I’ve been thinking about my dad these days. He died almost a year ago, from Alzheimer’s. The very idea that Alzheimer’s got him really sticks in my craw. He should have, I don’t know, become so increasingly austere he turned into a slab of granite. That would have been a more fitting end. He should have read so hard that he turned into a cloud.
I’ve been trying to write an essay about how I miss these two versions of my dad: the pre-Alzheimer’s guy and the one who showed up once the disease had its hooks in him. I may still. But I don’t know, it just reads like “I liked Alzheimer’s Dad because he told me I was pretty.”
But it’s true! Dave Bradley before Alzheimer’s was not into compliments, as a rule. He was affectionate and generous in many ways, but stingy as hell with compliments. He accused me once of fishing for one. I was nine years old. Forty-something years later, and I haven’t forgotten the humiliation of it, of being told that my complaints about my haircut were merely a ruse.
Still, I can’t help but feel guilty about the pleasure I felt when, on his death bed, he looked up and exclaimed, “Oh! You’re beautiful!” His suffering was so acute, at that point, and I was beaming at him. Beaming! Well, beaming and crying, and then he started gently slapping at my face, saying, “Hey. Stop it. Stop that.”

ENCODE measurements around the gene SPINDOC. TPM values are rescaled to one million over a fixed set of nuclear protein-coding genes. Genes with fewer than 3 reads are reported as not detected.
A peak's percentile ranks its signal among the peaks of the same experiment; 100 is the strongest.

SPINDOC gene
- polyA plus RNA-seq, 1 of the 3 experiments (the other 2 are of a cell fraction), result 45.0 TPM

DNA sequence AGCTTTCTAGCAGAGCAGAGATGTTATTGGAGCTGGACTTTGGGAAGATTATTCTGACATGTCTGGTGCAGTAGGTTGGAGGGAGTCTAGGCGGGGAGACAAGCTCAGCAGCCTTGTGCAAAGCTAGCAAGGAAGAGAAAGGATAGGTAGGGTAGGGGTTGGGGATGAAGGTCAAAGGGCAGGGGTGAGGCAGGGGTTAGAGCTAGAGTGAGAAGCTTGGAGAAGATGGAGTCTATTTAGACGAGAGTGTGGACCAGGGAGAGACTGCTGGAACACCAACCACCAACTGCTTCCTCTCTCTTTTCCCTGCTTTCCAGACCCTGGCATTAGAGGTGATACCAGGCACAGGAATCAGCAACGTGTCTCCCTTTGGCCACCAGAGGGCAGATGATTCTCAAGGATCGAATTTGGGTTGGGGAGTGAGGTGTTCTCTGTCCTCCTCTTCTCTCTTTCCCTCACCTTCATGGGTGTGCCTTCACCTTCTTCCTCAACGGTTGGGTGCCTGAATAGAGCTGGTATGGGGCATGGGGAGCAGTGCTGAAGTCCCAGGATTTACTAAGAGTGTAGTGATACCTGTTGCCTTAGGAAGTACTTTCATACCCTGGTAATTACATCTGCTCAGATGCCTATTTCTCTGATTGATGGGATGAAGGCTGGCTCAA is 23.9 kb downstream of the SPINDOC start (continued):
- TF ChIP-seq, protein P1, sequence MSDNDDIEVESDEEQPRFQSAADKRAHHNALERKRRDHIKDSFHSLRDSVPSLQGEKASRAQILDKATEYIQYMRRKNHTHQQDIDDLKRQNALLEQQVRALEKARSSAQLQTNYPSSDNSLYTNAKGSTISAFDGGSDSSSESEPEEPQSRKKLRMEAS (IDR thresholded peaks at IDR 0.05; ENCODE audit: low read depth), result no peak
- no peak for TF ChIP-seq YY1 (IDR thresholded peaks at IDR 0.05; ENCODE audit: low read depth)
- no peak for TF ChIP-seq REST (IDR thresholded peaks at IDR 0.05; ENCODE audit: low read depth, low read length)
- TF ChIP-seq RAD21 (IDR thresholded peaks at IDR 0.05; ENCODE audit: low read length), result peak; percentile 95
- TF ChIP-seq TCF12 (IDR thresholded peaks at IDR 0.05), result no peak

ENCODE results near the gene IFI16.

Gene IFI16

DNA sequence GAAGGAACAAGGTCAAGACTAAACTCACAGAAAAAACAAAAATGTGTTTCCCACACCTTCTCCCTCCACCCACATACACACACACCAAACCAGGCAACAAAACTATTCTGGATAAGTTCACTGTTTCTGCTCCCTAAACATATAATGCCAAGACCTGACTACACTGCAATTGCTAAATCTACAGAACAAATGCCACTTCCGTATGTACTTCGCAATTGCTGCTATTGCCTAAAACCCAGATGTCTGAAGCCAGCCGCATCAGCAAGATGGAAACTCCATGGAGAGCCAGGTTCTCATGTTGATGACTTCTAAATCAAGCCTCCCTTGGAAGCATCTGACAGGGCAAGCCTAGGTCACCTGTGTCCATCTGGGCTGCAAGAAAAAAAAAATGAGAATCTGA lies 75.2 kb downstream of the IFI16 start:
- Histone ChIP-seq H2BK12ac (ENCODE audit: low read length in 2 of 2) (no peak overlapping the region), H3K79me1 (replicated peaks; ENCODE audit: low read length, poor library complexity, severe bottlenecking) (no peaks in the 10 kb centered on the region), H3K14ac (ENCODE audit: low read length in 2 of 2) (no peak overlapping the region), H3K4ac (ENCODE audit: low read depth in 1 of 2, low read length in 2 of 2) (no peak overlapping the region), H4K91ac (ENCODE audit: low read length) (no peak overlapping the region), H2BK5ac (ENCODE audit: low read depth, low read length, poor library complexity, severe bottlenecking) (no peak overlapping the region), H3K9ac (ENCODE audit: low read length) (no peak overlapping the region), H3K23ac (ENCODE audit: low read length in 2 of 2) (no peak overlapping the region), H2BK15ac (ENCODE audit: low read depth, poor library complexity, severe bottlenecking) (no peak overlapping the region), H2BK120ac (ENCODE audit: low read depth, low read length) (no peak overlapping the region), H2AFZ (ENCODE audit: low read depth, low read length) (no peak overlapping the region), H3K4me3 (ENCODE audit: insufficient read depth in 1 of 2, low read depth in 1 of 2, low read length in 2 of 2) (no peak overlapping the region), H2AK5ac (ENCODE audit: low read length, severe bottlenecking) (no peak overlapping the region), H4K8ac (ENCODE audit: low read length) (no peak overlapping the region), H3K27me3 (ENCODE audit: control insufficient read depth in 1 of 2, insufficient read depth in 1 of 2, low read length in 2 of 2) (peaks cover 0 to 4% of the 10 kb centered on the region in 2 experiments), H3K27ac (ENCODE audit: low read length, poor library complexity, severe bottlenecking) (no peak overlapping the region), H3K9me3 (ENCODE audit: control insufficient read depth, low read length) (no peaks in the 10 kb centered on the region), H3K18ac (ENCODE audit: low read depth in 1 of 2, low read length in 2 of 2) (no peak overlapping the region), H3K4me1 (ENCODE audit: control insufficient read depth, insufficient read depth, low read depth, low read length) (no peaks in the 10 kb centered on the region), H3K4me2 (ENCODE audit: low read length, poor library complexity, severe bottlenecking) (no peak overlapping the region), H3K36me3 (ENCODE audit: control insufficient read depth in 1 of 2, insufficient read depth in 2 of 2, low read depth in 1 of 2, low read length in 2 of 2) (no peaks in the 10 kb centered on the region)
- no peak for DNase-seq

But that was the Dave Bradley that I knew with Alzheimers: he had lost so much, yes, but there was something of his essential self that was still there. What was gone was his edge, the part of him that was biting and caustic. What was left was this sweet human who was delighted by everyone around him. What was left was the person who, when I asked him how he managed to stay married to my mom for over 60 years, replied, “Oh, I’d say love, primarily.” The Before-Dad would have made a joke, but this guy!
I liked this guy, damn it. I didn't like the suffering and the lost-ness and fear and I didn't like what Alzheimer's put my mom through and I certainly didn't like how it ended up killing him, but there was something there that felt like ... I'm not going to say a gift, I won't do it. But grace.